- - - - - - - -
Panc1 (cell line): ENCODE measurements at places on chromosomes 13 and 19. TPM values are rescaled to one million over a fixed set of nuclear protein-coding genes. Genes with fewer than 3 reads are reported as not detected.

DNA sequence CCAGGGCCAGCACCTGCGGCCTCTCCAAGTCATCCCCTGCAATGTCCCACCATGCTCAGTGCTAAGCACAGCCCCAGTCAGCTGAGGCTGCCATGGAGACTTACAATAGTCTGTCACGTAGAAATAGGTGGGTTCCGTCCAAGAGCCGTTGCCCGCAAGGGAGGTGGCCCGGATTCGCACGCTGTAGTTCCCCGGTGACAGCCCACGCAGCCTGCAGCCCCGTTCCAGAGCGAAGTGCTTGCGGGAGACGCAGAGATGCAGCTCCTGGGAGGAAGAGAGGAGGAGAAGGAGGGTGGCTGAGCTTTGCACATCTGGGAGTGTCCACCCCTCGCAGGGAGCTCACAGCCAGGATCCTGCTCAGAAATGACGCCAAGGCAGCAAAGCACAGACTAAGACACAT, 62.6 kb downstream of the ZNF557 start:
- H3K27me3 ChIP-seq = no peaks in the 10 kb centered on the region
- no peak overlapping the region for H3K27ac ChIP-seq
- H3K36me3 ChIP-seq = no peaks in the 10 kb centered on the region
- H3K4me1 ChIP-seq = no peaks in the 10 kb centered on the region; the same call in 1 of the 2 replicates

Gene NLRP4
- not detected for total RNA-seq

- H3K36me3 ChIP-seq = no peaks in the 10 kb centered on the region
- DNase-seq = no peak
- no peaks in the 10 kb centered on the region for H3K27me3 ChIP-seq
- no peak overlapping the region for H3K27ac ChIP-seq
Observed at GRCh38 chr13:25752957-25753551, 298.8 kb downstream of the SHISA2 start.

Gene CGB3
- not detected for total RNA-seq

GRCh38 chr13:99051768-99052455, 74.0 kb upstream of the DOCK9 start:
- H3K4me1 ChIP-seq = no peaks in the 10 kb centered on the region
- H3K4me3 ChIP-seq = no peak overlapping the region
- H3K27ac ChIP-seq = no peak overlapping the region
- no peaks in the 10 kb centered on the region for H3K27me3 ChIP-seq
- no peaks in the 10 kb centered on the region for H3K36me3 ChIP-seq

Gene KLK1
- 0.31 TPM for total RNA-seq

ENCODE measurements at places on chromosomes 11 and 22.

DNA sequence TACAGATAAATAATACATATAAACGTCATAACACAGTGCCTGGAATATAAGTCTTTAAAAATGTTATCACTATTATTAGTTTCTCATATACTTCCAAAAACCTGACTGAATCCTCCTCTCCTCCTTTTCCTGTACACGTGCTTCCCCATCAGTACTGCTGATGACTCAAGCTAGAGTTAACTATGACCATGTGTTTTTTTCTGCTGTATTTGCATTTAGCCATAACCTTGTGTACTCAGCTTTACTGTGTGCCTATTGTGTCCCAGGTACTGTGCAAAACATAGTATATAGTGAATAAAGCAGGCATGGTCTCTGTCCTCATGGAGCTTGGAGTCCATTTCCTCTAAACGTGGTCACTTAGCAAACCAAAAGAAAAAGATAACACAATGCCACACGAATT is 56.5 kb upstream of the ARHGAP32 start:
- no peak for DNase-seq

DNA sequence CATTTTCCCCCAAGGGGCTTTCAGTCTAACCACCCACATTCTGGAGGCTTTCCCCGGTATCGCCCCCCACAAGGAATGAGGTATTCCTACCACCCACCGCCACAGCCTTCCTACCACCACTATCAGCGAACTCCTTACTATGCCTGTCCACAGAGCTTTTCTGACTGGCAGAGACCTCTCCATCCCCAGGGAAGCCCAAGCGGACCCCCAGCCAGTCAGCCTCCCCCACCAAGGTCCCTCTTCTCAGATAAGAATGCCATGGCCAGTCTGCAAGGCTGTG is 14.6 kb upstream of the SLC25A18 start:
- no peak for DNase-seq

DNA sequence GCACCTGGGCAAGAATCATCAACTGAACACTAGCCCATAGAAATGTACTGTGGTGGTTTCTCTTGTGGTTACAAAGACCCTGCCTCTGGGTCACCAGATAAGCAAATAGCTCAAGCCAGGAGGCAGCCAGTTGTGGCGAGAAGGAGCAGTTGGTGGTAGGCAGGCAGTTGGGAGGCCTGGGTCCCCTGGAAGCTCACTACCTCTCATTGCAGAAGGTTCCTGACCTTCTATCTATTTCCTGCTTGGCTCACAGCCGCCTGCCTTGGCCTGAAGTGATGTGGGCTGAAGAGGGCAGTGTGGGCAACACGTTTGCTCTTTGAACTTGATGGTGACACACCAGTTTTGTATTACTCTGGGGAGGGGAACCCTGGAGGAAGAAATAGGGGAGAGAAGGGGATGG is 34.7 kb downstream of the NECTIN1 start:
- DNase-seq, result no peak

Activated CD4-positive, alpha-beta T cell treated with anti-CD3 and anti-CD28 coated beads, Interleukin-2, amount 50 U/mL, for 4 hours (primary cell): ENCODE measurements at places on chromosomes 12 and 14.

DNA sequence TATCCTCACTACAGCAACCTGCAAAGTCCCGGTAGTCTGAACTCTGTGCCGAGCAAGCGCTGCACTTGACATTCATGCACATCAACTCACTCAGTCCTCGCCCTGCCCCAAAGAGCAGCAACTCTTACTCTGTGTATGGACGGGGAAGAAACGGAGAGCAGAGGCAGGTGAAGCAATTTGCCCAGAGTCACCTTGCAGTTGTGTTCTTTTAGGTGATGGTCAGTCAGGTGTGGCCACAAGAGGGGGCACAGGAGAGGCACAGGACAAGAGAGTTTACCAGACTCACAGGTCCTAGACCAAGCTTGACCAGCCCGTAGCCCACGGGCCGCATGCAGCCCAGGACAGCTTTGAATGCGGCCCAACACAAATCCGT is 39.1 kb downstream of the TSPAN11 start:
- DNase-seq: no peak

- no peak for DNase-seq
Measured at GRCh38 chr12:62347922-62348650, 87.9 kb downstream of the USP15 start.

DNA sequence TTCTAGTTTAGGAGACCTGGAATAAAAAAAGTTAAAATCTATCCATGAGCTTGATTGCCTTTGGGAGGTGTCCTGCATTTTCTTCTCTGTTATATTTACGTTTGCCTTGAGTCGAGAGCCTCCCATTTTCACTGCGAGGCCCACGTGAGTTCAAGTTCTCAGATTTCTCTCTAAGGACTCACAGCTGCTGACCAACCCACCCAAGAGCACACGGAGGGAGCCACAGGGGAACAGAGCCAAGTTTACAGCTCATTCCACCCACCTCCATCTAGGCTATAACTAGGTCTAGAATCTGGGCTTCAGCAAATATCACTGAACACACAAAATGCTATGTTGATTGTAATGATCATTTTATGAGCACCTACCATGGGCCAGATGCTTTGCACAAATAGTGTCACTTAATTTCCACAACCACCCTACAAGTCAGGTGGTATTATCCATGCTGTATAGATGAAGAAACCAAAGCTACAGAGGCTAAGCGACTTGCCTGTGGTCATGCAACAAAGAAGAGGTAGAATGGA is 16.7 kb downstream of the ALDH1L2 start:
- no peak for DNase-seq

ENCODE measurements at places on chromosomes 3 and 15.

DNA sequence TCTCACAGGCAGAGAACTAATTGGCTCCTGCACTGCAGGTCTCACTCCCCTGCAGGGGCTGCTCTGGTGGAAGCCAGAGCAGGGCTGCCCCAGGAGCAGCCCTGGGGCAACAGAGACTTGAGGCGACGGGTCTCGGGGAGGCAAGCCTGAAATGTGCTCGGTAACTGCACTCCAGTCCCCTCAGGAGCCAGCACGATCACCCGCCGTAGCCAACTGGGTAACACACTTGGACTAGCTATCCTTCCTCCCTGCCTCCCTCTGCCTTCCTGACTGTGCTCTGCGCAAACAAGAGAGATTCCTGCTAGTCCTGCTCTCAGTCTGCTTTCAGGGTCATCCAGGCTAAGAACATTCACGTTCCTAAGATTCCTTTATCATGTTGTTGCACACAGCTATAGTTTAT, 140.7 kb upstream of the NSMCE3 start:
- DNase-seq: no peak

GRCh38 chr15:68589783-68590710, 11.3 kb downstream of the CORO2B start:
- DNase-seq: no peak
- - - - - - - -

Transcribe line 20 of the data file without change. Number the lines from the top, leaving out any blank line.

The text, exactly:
- no peaks in the 10 kb centered on the region for H3K27me3 ChIP-seq